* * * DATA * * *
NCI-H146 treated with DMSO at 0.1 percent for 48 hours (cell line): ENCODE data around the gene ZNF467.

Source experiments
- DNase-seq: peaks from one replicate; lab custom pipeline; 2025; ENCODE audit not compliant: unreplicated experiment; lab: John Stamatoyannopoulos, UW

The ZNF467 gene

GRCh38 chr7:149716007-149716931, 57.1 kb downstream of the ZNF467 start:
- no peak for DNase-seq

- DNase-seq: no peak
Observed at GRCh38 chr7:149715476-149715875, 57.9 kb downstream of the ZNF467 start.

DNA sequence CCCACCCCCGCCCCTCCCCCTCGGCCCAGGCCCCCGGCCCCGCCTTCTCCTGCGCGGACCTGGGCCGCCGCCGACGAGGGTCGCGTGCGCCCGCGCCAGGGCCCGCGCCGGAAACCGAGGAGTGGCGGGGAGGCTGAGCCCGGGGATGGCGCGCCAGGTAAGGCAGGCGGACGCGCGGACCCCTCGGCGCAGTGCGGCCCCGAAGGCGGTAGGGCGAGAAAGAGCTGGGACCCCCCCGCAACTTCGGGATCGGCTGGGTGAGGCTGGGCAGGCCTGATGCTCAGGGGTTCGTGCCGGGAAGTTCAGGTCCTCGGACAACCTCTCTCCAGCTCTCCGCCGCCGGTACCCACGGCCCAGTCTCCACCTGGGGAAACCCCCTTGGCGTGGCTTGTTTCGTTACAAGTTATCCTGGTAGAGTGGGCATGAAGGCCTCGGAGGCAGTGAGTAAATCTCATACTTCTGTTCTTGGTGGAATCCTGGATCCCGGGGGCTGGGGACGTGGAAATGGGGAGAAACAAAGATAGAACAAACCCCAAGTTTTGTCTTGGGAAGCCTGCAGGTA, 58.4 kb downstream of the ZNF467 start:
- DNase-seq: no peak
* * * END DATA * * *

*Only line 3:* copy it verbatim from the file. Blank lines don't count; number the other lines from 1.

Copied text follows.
- DNase-seq: peaks from one replicate; lab custom pipeline; 2025; ENCODE audit not compliant: unreplicated experiment; lab: John Stamatoyannopoulos, UW